Monday, September 2, 2013

Whiners Need Not Apply

No, I did not say winners I meant whiners. Nothing kills the mood or your chances in a hiring process more than a whiny-butt baby complaining about how unfair the world is, and that you cannot seem to get a break. And yet it would surprise you as to how many people do this and never realize what they are doing to themselves by bad mouthing and criticizing current or former employers, while in the presence of potential future employers during an interview. For that matter, valuable time spent complaining in general terms is no better. 

It can be a slippery slope to use the opportunity of an interview to vent, even if the rapport with the interviewer is good. They may smile and let you ramble on for entertainment value but you won’t be getting a call back, regardless of how good you are at what you do. I can imagine some readers saying, “So what, I can’t tell the truth, everything’s supposed to be sugar-coasted? Well that ain’t me!” I am not suggesting you BS or withhold info, although I state it over and over again; it is not what you say but how you say it. 

Similarly, there is a tendency for some to share their personal problems. I know this may be politically incorrect because it seems everyone is expected to feel everyone else's pain, but applying for a job and then asking not only for the job but also for special flexibility tailored to your needs – sorry, but that’s not how it works. To make my point, here’s just one example of what I am talking about; I have actually heard a few people suggest that because they have a small child they feel they are somehow entitled to more flexibility or consideration, assuming others without small children should accommodate them, taking up their slack at work while they run to their child’s daycare, or whenever the little ones have a sniffle. Not so, there is a clear divide between the obligations of the employee and the company. If you think I am being cold hearted, accusations of “you just don’t understand” ring hollow with me. I was a single parent from the time my daughter was 3 1/2; been there and done that.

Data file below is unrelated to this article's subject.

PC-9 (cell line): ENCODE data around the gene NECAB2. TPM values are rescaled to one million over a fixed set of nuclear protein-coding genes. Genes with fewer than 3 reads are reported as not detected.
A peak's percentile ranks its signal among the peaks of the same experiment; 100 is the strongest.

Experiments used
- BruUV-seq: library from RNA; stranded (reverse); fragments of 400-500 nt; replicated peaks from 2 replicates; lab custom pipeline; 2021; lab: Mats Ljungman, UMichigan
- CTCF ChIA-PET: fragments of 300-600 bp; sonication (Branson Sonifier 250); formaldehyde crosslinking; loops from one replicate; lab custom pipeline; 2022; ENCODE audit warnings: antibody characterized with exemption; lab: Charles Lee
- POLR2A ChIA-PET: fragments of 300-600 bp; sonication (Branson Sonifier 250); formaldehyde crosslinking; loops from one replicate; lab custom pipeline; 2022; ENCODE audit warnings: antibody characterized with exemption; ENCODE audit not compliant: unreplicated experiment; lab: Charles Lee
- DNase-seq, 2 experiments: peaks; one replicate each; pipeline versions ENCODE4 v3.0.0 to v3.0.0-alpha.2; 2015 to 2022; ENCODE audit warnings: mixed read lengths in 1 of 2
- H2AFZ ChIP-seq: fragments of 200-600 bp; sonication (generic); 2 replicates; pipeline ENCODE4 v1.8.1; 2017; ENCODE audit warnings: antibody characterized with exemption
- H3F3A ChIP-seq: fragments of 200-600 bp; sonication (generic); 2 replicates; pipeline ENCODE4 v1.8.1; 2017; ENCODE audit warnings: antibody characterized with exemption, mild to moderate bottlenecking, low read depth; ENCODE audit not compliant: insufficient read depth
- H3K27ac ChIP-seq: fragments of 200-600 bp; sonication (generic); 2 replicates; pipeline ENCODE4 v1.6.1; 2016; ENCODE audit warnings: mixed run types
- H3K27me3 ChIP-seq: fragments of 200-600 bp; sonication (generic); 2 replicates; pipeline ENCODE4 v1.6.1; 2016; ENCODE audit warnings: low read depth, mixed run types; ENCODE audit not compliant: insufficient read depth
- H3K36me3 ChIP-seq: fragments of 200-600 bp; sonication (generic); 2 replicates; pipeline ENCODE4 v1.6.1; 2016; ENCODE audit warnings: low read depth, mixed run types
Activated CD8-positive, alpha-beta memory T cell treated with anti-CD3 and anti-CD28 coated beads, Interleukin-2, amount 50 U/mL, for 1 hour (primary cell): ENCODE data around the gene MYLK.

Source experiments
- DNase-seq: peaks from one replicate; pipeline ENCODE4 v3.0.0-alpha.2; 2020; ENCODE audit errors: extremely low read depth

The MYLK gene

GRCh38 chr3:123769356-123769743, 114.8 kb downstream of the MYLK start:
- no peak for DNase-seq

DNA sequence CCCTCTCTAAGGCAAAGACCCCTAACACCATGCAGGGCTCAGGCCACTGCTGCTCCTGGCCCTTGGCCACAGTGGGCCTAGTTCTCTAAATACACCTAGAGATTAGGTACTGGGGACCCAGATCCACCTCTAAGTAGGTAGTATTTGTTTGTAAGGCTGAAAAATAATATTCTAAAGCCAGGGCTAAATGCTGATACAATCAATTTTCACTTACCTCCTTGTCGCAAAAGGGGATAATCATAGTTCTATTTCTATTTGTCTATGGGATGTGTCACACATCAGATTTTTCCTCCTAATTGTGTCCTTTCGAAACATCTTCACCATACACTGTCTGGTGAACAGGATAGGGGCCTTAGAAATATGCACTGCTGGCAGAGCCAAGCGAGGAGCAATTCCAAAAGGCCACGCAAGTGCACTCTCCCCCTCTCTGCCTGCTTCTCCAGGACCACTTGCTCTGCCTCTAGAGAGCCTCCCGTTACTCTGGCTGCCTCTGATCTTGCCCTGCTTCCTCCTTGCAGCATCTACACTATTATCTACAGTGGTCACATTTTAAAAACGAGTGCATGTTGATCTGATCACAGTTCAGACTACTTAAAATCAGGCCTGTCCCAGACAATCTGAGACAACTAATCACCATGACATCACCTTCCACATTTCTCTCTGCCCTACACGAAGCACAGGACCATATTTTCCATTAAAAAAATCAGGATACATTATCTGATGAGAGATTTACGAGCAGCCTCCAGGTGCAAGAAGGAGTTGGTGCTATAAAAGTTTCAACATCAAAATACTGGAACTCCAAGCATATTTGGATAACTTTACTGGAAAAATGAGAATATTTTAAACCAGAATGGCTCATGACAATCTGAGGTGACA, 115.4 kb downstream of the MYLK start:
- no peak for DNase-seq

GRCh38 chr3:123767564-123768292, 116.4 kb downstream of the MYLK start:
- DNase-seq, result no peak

So that is my overall message – leave your personal baggage at home, it has no place at the interview and does not belong in the workplace. We all have issues we deal with, however, your employer and co-workers have no obligation to carry or bear the burdens of individual employees or their extended families, sorry, but that is the cold, hard truth. And airing your problems in the hope that somehow there are pity points awarded on an interview scorecard will instead detract from any positive points you’ve earned for your qualifications and professional experience. 

You should also guard against efforts to encourage or goad you into speaking poorly about an employer for another reason. Occasionally, managers might have an alternative agenda, seeking an opportunity to conduct opposition research if you happen to work for a competitor. If you are interviewing with a competing organization, they may convey friendliness and make a comment, such as, “So I hear the person you work for can be difficult…” while they wait for you to take the bait. It's business, so keep it professional, don’t gossip or trash talk.  

There is one more and the most compelling reason for why it is never a good idea to speak poorly about a current or past employer. If I am an interviewer and I hear negative comments, I think to myself, “So this is the way they will be talking about me, later.” And there’s no way that can leave a good vibe. 

With all this said, if indeed there is a legitimate reason you do need real consideration beyond the basic job description, such as a handicap or other special issue, it is always better to make mention of it early in the process, in either the first or second interview but no later. 

As you pursue opportunities and seek to be the person whom they will select, focus on your talents, abilities and experience. Be able to demonstrate why you are a good choice and build rapport going forward with mutual respect and on a basis of shared risk and, no matter how tempting, leave the negative stuff outside the door. 

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